The Nation

We speak truth to power

The Nation - March 2011

In this months edition:


Even the defenders of the Tinkhundla system can now admit that this system has been a spectacular failure. What’s more is that it is now destroying its most loyal servants. Everything seems to be falling apart in this country. The centre can no longer hold. The drop in Sacu receipts has exposed the weaknesses of this political system once dubbed unique to the world.

Picture of the Deputy PM and the PM at the opening of parliamentInsight

The cut in Sacu revenues really put the spanner in the works for Swaziland, not just economically but also politically. Our dire financial position has exposed the fact that we do not have any systems in place for self sustenance. There is
simply no space for growth whatsoever. Even though King Mswati is trying to rally us into working towards our economic recovery, the present political climate just does not allow for it.


OpinionImage of a radio mast

The level of criticism for failure to get things done in this country is well documented. Perhaps it is time we now start looking for solutions to the problems we face. Incessant criticism does not help. Solutions to our problems is what we now need. The Jozini saga, the problems in the MTN-SPTC matters, are some of the issues where solutions are there to take this country forward. All we need to do is identify these solutions and implement them.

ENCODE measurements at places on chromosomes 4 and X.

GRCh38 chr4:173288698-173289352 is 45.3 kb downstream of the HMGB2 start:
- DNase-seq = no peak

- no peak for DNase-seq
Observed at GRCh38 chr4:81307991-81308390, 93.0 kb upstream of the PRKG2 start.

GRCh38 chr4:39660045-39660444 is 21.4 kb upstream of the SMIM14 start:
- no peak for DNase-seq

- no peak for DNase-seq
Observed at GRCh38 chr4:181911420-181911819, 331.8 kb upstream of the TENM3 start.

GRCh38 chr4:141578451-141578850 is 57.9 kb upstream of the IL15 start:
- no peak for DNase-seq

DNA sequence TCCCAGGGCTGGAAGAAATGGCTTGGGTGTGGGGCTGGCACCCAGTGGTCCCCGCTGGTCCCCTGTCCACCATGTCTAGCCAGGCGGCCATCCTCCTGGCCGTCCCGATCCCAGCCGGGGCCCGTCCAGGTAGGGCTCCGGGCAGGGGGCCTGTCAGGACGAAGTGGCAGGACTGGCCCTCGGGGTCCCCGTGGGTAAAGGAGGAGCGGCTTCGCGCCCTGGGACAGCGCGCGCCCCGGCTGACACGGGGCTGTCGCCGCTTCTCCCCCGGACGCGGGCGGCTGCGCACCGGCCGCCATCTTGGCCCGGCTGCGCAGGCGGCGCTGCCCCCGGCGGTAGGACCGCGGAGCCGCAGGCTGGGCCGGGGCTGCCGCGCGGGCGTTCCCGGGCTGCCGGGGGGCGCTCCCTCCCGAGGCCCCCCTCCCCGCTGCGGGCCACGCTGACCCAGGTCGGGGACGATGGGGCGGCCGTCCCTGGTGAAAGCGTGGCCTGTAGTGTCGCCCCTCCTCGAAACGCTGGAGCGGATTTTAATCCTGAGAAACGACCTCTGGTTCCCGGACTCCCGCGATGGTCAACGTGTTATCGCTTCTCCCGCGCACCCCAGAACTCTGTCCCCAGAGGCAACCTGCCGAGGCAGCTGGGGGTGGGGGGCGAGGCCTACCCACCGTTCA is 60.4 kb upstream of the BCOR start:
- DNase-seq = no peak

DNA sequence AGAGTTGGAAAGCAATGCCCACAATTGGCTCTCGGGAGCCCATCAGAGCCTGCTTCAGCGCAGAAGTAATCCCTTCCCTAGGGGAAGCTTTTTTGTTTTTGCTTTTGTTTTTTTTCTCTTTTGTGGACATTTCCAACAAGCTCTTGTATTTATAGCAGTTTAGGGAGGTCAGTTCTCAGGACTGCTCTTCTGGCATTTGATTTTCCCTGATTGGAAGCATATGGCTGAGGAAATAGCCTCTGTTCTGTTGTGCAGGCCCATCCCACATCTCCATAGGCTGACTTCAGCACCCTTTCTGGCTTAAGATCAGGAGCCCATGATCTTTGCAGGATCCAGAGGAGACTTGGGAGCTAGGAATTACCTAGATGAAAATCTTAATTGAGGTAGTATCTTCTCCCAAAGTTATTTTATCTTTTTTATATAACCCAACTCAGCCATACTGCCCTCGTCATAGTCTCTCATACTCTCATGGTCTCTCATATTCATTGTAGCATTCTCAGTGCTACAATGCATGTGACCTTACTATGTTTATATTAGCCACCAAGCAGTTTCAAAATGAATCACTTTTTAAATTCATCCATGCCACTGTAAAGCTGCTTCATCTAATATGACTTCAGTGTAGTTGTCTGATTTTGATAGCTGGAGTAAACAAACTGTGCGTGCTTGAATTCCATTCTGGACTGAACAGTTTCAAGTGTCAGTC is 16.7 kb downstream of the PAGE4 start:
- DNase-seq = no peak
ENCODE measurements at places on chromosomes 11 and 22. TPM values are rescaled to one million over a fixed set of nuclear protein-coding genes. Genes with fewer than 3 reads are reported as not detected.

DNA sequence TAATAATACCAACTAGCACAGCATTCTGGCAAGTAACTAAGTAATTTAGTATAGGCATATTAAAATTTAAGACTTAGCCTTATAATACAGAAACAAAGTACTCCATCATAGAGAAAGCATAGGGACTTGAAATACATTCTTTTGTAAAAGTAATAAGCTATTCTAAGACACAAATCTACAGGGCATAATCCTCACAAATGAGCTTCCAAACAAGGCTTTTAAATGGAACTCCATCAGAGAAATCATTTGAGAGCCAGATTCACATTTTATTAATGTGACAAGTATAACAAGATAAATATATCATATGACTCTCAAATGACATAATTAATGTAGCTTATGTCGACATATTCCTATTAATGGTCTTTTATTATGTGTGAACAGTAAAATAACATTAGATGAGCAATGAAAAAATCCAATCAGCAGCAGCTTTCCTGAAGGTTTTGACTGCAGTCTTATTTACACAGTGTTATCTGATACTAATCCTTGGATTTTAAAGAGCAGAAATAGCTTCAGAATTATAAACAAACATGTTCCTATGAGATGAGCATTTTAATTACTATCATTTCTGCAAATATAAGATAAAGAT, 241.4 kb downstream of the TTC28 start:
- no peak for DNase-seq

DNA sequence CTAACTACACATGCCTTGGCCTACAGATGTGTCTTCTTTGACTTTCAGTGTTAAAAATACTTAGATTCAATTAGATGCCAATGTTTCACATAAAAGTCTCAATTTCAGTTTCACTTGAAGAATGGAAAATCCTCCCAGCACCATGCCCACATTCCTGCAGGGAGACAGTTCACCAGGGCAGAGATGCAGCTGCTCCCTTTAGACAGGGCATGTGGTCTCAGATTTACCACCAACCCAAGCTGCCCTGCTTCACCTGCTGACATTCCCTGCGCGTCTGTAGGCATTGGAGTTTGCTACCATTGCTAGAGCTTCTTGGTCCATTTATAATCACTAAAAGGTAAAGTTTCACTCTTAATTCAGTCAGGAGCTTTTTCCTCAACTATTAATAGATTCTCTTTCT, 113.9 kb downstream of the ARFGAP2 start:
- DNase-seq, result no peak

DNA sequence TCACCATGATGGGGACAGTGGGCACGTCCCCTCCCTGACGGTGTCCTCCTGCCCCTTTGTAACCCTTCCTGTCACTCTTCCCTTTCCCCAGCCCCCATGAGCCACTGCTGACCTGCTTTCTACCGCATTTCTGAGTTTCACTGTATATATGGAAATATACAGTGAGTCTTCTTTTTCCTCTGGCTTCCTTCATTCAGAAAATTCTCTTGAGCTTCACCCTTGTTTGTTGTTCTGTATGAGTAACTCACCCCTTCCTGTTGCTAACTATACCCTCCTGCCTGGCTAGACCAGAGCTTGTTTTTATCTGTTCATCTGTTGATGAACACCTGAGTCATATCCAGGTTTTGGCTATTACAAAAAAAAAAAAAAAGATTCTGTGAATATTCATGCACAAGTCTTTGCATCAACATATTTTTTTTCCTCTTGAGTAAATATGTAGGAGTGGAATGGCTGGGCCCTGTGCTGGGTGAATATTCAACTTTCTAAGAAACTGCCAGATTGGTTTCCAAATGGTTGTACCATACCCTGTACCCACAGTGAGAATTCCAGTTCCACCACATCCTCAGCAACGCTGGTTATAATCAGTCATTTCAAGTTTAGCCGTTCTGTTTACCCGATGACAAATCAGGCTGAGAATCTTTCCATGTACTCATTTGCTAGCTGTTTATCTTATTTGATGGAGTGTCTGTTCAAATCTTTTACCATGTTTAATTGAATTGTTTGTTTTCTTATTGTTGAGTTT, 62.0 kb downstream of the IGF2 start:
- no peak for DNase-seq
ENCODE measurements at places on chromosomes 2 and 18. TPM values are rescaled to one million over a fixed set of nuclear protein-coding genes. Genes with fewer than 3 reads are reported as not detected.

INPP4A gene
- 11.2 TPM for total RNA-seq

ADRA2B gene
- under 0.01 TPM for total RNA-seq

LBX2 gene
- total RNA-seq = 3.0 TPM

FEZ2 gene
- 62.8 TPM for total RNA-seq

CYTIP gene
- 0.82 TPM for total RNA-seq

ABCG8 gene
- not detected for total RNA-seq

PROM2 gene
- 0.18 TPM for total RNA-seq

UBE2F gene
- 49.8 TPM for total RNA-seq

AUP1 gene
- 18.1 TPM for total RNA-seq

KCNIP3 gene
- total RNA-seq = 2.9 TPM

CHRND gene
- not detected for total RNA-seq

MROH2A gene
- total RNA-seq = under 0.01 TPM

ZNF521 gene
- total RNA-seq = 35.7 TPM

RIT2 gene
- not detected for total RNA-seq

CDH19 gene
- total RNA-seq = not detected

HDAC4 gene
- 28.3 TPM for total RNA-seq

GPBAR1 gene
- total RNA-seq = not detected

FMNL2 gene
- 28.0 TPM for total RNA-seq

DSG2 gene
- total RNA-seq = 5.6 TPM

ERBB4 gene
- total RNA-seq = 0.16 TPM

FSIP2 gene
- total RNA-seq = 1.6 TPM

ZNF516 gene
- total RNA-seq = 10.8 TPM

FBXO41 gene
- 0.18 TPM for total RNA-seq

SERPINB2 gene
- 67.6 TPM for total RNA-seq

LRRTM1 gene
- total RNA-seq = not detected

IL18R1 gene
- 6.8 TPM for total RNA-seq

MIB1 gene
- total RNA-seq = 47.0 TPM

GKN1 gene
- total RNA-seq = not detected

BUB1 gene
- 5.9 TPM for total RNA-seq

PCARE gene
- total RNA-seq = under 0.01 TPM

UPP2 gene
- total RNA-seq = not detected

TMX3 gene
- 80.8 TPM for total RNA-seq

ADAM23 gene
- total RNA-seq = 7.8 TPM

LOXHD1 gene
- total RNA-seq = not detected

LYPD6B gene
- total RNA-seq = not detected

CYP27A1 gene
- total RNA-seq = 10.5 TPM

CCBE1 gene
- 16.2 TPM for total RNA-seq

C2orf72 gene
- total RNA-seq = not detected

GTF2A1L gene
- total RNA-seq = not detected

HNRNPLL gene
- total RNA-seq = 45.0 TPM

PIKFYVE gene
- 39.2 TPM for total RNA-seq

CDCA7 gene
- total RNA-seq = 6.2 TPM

Pic of the delectable Zodwa MabuzaEconomy

International donors are not very keen on pouring money into this country because we are considered a middle-income country. However, much of the country’s wealth is concentrated on a few individuals who only constitute ten percent of the population. Minister for Finance Majozi Sithole sees ours rank status as unfortunate. We are a country whose party has come to an end. We need to start looking very closely at how we spend our money.

AgriculturePicture of a man and a woman looking at an overflowing river

The recent heavy rains have brought smiles to the people of Siphofaneni and surrounding areas. After many years of drought, these people will now harvest their own food. Food donations may be a thing of the past. A dam built in the area by Swade is overflowing. The river that feeds the dam has burst its banks. However, those living close to the dame fear that crocodiles and hippos might move in.

Image of Dr SibandaEnvironment

Even though climate change remains a serious concern, the funds to manage the impact of this glogal phenomenon has become a contentious issue among the groups fighting for a reduction in industrialised countries of those gas emissions that are ruining the environment. Industrialised countries promised money in the billions of dollars but the poor countries, who are supposed to mitigate the environmental impact of poor climate conditions are not getting the money.

The Nation - March 2011

The Nation March 2011 fine print

EDITOR Bheki Makhubu

Dr Sikelela Dlamini
Alfred Dlamini
Aphelele Maseko
Sikelela Hlatshwayo


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Views expressed by correspondents do not necessarily reflect those of the editor, publishers or distributors. Although every possible effort is made to ensure accuracy of the material contained in this publication, the publishers, editor, printers or distributors are not liable for any errors, omissions or any effect therefrom.
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